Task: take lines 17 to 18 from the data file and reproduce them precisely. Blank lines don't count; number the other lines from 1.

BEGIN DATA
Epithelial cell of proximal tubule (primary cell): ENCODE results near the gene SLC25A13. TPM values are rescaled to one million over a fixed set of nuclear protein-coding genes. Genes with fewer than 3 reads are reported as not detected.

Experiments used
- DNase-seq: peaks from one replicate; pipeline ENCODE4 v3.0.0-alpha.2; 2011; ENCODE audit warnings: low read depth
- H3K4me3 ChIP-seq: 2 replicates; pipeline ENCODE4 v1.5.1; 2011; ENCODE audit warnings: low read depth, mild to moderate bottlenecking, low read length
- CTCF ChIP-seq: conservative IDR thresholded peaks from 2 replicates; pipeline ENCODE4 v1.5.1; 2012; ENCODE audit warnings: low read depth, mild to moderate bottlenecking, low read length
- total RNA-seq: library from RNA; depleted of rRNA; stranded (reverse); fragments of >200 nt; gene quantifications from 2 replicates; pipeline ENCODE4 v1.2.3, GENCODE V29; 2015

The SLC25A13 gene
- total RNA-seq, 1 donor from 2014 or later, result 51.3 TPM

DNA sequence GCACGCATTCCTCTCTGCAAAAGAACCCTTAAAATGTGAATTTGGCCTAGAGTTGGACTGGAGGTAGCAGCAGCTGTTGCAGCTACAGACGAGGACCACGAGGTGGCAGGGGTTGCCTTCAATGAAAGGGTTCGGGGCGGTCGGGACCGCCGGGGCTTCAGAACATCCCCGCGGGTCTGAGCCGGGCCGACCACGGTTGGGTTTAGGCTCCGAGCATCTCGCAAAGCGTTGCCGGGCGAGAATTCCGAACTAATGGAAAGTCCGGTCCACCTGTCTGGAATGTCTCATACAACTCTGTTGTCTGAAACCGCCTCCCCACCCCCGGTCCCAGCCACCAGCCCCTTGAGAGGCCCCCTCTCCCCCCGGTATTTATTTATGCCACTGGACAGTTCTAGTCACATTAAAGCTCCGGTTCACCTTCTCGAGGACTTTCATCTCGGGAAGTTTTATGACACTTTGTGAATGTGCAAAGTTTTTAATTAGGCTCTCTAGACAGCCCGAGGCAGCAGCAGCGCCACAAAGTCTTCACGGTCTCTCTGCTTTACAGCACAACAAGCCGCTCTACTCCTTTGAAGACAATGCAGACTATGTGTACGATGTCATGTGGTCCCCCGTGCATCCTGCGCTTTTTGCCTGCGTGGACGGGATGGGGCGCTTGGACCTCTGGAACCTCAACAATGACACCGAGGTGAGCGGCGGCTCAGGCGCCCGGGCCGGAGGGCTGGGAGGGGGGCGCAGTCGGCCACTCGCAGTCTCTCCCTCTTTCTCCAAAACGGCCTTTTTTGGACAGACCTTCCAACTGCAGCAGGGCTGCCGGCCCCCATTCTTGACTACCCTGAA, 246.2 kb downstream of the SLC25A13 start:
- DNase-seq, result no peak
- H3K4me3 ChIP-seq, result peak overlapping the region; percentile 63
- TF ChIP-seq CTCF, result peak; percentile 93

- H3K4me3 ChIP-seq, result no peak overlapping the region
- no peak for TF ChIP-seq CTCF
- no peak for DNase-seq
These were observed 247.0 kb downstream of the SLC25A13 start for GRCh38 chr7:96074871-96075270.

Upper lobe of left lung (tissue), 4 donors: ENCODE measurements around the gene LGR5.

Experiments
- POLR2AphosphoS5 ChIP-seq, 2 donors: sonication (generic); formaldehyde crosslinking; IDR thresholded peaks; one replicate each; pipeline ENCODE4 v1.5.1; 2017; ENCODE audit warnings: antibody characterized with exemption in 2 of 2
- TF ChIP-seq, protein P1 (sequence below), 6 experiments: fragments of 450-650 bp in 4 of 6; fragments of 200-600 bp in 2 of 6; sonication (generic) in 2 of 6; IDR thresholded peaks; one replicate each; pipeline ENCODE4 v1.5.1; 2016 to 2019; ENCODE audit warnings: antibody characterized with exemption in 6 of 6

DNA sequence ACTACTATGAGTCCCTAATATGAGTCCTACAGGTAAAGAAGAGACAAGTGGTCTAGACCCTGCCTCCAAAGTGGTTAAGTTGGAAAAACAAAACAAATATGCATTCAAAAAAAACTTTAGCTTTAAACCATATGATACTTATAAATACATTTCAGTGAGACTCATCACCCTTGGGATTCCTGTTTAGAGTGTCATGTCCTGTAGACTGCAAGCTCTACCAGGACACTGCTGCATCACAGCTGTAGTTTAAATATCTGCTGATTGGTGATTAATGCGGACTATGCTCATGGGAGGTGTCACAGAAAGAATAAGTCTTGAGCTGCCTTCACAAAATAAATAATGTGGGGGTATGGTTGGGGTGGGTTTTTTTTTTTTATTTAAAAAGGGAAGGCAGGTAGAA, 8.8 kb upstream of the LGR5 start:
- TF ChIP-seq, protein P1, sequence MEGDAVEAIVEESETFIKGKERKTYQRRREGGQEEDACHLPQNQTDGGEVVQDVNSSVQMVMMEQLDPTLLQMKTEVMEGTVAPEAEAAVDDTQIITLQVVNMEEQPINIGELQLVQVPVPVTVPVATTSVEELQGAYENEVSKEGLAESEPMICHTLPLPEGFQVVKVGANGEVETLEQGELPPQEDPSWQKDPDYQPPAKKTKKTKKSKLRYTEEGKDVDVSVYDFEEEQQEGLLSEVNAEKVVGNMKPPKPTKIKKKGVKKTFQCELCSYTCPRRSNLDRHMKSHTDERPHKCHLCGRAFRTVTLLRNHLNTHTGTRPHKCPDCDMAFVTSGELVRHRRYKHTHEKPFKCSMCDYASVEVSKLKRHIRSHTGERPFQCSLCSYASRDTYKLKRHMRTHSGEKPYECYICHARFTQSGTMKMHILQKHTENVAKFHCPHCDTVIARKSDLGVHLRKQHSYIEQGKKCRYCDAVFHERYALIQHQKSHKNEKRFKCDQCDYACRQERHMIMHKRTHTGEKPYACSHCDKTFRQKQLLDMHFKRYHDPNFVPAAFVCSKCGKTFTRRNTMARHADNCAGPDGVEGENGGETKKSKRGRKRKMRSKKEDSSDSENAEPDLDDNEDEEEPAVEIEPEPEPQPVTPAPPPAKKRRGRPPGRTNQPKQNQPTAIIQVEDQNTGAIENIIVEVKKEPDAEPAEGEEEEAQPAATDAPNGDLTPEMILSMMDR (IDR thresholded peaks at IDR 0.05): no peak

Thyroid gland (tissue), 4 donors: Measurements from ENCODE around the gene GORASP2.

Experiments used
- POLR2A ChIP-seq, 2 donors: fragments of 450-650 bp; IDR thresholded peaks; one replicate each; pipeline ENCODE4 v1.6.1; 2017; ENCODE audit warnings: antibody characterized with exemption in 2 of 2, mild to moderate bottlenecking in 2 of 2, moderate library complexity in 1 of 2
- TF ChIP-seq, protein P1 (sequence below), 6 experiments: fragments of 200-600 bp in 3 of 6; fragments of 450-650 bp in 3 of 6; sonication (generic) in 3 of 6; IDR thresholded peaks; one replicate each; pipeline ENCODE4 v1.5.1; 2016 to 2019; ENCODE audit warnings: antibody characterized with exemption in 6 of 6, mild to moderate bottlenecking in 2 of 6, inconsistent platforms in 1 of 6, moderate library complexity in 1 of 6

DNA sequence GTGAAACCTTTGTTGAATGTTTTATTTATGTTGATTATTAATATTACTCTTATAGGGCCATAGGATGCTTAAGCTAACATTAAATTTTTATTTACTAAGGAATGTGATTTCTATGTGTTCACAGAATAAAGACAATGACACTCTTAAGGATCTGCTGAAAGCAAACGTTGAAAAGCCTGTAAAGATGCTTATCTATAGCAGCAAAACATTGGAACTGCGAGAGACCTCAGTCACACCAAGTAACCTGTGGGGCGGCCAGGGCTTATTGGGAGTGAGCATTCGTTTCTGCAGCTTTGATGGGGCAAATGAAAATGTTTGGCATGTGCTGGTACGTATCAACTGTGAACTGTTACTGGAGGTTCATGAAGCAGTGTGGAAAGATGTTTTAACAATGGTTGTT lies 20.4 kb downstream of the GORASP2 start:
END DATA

Upper lobe of left lung (tissue), 4 donors: ENCODE measurements around the gene LGR5.

Experiments